Here's part 6 of the 15-part series on the reconstruction of Somerset Street West. In the previous part, we looked at the reconstruction of the roadway along Somerset between Booth and Preston. This time, we'll take a look at the traffic signals and hydro poles in the same stretch.
You'll note that the longer posts are now shortened on the summary pages. You can read more about that here.
Most of the photos in this post were taken in the winter, after Eric Darwin pointed out some concerns with the traffic signal pole design on his blog, West Side Action. I took this one, showing a carefully choreographed dance between two cherry pickers at Somerset and LeBreton, in mid-February.
Even though this is a couple of blocks east of the project limits at Booth Street, it looks like the opportunity was taken to replace some of the other streetposts that had been chipped away by years of snowplows edging past.
Here across from Upper Lorne Place, between 760 Somerset and Pho Bo Ga La, old and new wooden posts stand side-by-side. Some of the signs have been transferred over to the new post, one of which is pretty close to the red Chinatown lantern.
These hydro poles are tall. The new one on the far right towers over the 4-storey building here at the corner of Somerset and Rochester, and must go some distance into the ground, too.
The posts for the new traffic signals, meanwhile, are being installed in different locations than the old ones. The headless new poles can be seen alongside the old ones here.
As Eric mentioned in his January post on West Side Action, the new poles are right smack in the middle of the sightline looking down the sidewalk, making the corridor look somewhat constrained. This is on the North side of Somerset at the intersection of Rochester.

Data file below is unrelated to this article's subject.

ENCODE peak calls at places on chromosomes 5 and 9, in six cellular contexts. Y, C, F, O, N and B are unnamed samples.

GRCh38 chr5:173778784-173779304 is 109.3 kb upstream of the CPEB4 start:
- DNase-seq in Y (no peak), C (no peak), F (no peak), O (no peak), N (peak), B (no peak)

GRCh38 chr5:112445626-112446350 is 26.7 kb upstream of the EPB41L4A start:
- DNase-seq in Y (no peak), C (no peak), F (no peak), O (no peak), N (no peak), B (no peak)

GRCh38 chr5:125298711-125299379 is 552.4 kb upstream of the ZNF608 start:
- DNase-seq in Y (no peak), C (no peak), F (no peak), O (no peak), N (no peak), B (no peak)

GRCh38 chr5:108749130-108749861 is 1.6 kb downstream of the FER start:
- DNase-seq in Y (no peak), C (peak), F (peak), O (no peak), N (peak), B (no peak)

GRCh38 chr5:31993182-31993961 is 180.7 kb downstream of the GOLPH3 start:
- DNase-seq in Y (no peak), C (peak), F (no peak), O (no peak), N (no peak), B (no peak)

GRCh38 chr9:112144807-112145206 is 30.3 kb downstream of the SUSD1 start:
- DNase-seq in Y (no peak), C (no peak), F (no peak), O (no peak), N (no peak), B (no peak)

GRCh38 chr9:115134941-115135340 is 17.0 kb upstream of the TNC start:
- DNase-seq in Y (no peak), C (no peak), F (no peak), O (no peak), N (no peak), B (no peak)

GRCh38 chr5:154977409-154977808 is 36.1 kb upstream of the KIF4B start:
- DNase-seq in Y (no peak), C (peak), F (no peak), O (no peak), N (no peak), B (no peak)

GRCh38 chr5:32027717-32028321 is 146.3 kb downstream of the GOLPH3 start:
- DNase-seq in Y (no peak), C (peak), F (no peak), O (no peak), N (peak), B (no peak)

Once the heads have been installed on the new signal posts, the old ones are removed. The power is cut to the entire intersection and many trucks work to get this done as swiftly as possible, while a police officer directs the light afternoon traffic.
With the old posts removed, the sidewalk doesn't look as constrained at the corners. There is much more room between the post and the building, even if the view down the sidewalk is still blocked. (Blind people will have no trouble finding them!)
We're told that the new post location is to make the buttons easier to access for people in wheelchairs; let's hope they're right. The sidewalk plows will have to go streetside to the posts, even though there's now a nice clear path on the building side of them. It'll be interesting to see how the crosswalks (and the depressed curbs leading to them) line up, or fail to line up, with the sidewalks.
For all the complaining about the new signal locations, Sang Value Mart now has much more clearance to their entrance. The old post was where the orange pylon is now, right in front of their door!
The old signal heads and posts were taken away in a truck. I don't know exactly what is done with them, but I presume they're re-used in some way or another. It's still stunning to see these things close up. Compare the signal head to the size of the license plate on the truck. As I remarked in the tour of the City's Traffic Operations Division building, traffic signals look so much bigger close up.
That's it for part 6 of the series. While you're waiting for part 7: trees and bike racks, why not check out the previous posts in the 15-part series.